Regional differences are easily seen both within our group and within initial 2019 guidance. While Northeast growth is slowing, several South Central basins are moving full steam ahead. Gulfport is allocating half of its capital to its SCOOP/STACK assets after pushing 70% of investments towards Utica in 2018. Continental is adding a rig to Oklahoma as well, bringing its total there to 19 for an even split of its drilling capital (SCOOP/STACK had been 45% in 2018). The only new firm in our sample and Eagle Ford pure-player, SilverBow Resources, is aiming for 17% y/y gas growth from a base of 0.15 bcf/d. Permian-focussed EOG Resources, Cimarex, and WPX Energy are all guiding for more than 10% y/y growth. Some Permian gains will likely be concentrated at year’s end, given infrastructure constraints and the scheduled Q4 18 start-up for Kinder Morgan’s 2.0 bcf/d Gulf Coast Express (GCX) pipeline. Apache is among the firms with capacity booked on GCX, lifting its estimated 2019 production by 30 mmcf/d y/y to 0.62 bcf/d.
Hedging and financial outlook
The percentage of production hedged for 2019 increased as 2018 drew to a close. From our sample of producers, 60% of projected 2019 production has been hedged, a q/q increase of 6% and a y/y increase of 4% thanks to the late Q4 price rally. The higher percentage could also be driven by producers expecting the base of production to be higher y/y and therefore shielding more production from downside price risks.
The volume-weighted average price for 2019 swaps was $2.98/mmbtu, a q/q decline of $0.05/mmbtu. The fall in price comes mainly from Antero monetising some of its hedges in the last quarter, dropping its average swap price from $3.50/mmbtu to $3.41/mmbtu. However, Antero’s production remains 100% hedged as new hedges were executed to replace the old ones.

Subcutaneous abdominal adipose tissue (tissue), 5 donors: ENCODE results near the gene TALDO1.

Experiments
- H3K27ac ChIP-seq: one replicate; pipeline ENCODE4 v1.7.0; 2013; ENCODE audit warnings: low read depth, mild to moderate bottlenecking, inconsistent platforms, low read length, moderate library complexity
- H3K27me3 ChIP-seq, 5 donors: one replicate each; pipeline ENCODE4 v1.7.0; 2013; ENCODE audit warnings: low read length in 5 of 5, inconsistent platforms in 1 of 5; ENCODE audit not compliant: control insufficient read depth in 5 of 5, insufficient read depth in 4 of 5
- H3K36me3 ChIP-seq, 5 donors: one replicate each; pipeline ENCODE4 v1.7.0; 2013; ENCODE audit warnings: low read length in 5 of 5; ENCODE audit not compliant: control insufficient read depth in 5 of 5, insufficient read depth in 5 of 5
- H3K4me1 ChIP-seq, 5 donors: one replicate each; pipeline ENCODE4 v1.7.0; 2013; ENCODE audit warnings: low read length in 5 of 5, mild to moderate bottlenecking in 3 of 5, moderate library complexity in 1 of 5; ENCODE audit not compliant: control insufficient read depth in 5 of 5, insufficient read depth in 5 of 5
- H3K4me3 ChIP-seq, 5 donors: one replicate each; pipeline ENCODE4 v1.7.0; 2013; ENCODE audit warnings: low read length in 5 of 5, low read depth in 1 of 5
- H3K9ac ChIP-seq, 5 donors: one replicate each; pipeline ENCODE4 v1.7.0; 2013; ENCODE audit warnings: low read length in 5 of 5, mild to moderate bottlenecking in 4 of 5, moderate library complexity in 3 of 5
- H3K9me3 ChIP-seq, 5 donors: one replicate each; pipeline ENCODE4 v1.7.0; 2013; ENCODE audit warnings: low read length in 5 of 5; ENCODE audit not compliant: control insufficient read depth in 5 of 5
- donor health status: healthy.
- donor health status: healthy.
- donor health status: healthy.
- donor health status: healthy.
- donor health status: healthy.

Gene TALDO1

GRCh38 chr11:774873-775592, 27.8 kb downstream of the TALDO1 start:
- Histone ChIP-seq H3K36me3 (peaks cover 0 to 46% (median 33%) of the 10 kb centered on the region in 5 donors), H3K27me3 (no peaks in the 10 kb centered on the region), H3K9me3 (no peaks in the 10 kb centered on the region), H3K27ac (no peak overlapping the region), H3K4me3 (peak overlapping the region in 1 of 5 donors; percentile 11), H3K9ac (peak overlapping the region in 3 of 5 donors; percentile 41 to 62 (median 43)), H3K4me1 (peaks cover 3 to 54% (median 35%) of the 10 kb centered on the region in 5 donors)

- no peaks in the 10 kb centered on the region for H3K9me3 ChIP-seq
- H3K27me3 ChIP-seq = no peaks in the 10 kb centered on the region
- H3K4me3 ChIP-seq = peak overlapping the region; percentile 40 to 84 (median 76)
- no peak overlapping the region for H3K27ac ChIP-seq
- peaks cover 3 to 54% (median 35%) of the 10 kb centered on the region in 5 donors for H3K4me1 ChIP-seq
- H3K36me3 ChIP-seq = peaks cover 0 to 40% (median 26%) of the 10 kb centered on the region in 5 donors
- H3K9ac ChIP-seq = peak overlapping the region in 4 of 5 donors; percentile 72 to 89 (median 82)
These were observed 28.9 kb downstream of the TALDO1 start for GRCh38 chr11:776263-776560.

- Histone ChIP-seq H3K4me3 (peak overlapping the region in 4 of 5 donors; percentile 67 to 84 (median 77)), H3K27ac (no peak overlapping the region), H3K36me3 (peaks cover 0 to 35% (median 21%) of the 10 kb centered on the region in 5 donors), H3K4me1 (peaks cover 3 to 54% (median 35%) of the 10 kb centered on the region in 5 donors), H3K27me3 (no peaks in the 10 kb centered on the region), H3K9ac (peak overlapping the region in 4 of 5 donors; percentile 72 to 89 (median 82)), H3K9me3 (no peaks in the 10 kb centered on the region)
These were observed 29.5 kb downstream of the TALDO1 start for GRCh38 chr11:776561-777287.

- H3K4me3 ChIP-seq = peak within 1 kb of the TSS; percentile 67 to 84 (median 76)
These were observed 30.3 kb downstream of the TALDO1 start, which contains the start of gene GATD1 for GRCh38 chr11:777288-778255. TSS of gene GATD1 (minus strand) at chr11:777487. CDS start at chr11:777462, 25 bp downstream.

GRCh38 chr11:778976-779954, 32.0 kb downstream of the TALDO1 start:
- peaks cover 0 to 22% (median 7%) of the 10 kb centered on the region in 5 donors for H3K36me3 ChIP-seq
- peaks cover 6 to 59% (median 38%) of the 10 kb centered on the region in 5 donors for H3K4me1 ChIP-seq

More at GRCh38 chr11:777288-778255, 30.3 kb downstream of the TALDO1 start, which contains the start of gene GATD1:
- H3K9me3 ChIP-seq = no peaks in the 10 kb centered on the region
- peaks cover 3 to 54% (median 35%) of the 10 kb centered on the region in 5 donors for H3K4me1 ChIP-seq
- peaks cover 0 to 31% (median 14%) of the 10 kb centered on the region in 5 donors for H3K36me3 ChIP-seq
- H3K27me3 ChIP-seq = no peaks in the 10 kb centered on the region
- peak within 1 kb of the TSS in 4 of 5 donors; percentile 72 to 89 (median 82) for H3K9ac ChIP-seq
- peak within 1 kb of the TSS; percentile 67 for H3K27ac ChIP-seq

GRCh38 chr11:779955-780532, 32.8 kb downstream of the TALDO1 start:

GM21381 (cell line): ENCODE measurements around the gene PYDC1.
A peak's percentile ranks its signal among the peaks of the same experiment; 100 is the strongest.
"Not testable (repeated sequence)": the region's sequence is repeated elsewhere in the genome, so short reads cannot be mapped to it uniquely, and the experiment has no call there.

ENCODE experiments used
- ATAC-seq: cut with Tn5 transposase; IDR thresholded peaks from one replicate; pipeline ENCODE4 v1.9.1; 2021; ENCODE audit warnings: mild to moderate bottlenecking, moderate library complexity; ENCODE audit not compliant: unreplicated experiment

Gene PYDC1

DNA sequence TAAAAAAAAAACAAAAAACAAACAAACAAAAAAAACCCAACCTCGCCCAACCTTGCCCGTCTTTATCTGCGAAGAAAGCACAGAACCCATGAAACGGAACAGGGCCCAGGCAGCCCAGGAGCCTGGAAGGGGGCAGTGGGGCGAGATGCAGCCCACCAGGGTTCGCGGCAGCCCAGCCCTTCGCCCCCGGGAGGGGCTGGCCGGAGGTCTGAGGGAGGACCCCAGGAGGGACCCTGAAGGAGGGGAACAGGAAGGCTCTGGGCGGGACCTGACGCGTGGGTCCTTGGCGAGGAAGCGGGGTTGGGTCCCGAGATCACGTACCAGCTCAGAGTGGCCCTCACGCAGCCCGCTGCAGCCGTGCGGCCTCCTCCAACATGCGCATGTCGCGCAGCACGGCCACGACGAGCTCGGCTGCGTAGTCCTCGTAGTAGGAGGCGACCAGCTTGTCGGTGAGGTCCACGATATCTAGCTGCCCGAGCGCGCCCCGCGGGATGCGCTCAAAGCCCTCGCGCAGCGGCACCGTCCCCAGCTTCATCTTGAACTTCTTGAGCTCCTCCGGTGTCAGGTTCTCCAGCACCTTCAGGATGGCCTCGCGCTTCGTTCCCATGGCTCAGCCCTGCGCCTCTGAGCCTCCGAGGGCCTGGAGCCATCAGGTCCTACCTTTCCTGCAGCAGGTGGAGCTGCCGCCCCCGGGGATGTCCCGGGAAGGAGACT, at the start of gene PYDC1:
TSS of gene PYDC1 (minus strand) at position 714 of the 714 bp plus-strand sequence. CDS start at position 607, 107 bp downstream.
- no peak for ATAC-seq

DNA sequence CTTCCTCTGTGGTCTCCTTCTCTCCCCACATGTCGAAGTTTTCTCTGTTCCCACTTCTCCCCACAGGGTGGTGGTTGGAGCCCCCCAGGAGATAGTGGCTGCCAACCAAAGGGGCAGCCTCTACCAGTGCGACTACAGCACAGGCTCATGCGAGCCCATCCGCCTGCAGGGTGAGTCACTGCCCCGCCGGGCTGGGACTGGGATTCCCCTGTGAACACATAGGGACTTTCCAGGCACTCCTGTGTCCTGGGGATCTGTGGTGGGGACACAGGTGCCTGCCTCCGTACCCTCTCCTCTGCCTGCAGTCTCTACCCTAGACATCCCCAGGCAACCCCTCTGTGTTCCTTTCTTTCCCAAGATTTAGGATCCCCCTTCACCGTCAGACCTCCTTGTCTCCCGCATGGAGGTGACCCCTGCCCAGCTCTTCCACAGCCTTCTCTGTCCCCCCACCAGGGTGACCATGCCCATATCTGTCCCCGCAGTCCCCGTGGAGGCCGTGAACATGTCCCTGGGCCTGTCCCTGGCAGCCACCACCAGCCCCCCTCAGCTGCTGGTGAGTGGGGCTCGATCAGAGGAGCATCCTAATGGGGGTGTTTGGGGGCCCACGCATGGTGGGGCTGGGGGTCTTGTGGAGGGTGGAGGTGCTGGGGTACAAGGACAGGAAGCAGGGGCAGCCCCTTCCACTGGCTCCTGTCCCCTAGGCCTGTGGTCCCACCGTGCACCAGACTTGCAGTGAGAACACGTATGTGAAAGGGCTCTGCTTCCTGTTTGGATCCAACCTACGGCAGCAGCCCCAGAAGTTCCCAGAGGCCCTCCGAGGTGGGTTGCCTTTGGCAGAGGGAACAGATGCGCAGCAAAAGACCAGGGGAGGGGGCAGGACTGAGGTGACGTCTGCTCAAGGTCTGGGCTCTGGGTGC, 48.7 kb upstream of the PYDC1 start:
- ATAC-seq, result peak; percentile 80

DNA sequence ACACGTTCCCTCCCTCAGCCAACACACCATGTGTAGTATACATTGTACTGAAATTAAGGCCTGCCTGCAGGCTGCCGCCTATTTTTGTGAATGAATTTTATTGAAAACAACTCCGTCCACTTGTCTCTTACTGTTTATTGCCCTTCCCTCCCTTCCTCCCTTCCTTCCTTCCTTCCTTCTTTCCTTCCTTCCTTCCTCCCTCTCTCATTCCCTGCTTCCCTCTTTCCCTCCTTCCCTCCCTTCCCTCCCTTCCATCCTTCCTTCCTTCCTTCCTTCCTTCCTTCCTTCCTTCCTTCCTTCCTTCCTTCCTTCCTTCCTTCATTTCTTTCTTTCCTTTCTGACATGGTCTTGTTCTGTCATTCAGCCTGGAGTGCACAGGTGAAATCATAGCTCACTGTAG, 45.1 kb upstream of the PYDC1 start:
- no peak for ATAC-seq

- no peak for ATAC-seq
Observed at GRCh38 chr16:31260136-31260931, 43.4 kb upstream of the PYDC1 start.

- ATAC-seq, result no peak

Taking Antero’s hedged prices away from the sample, the average swap price drops to $2.89/mmbtu. The monetisation of hedges came when the Q4 18 cold snap lifted Cal-19 prices to nearly $3.25/mmbtu. During that time, we noted how the spike in Cal price would likely spur additional hedging from producers with the ability to perform discretionary hedging in addition to their mandates (see E-mail alert: Growing the hedge, 7 December 2018).
This seems to be the case when we compare to Q4 17’s year-ahead production hedges. While the percentage of Q4 18’s year-ahead production hedges was 4% higher at 60% of 2019 production, the percentage of Cal-19 production hedged would be even higher at 64% if we did not include South Central producers such as Anadarko and EOG Resources, who have reported zero hedges for Cal-19 after hedging 46% and 26% of their Y+1 production respectively last year.
Enerplus and Diamondback seem to have been the most responsive during the Cal-19 price rally. After reporting zero percentage of its production hedged for Cal-19 in Q3 18, Enerplus reported 40% of its production hedged in Q4 18 with an average price of $3.20/mmbtu, and Diamondback reported 35% of its production hedged with an average price of $3.06/mmbtu. Similarly but to a lesser extent, Cabot, which had only reported 5% of production hedged from Q3 18, reported 18% of production hedged from Q4 18 with an average swap price of $3.16/mmbtu. Without using structured products, these Cal-19 price levels could only be achieved during the run-up in prices in Q4 18.
In addition to swaps, nearly half of our sample producers also engaged options structures, such as costless collars in particular, to protect cashflows. The weighted-average floor price was $2.76/mmbtu, and the weighted-average ceiling price was $3.17/mmbtu. Matador Resources seems to have the most bullish Cal-19 price view with a ceiling of $3.80/mmbtu, while SM Energy is on the opposite side of the spectrum with a ceiling price of $2.83/mmbtu. Based on the current Cal-19 price of $2.95/mmbtu and the hedged levels for most producers from our sample, producers are unlikely to enjoy much revenue gain from further gains in flat price.
As for Cal-20 hedges, approximately half of our sample has entered some kind of swap or options transaction with about a quarter of projected production hedged, nearly flat y/y. The weighted-average price of swaps was $2.89/mmbtu. Antero continues to lead the pack with the highest swap price of $3.00/mmbtu, while the average price hedged (excluding Antero) was $2.85/mmbtu. As for options, only Comstock Resources and Devon Energy have used them for hedges so far. Their average floor was $2.70/mmbtu; average ceiling was $3.22/mmbtu.
|Fig 2: 2019 hedging positions, mmbtu/d|
|Source: Company reports, Energy Aspects|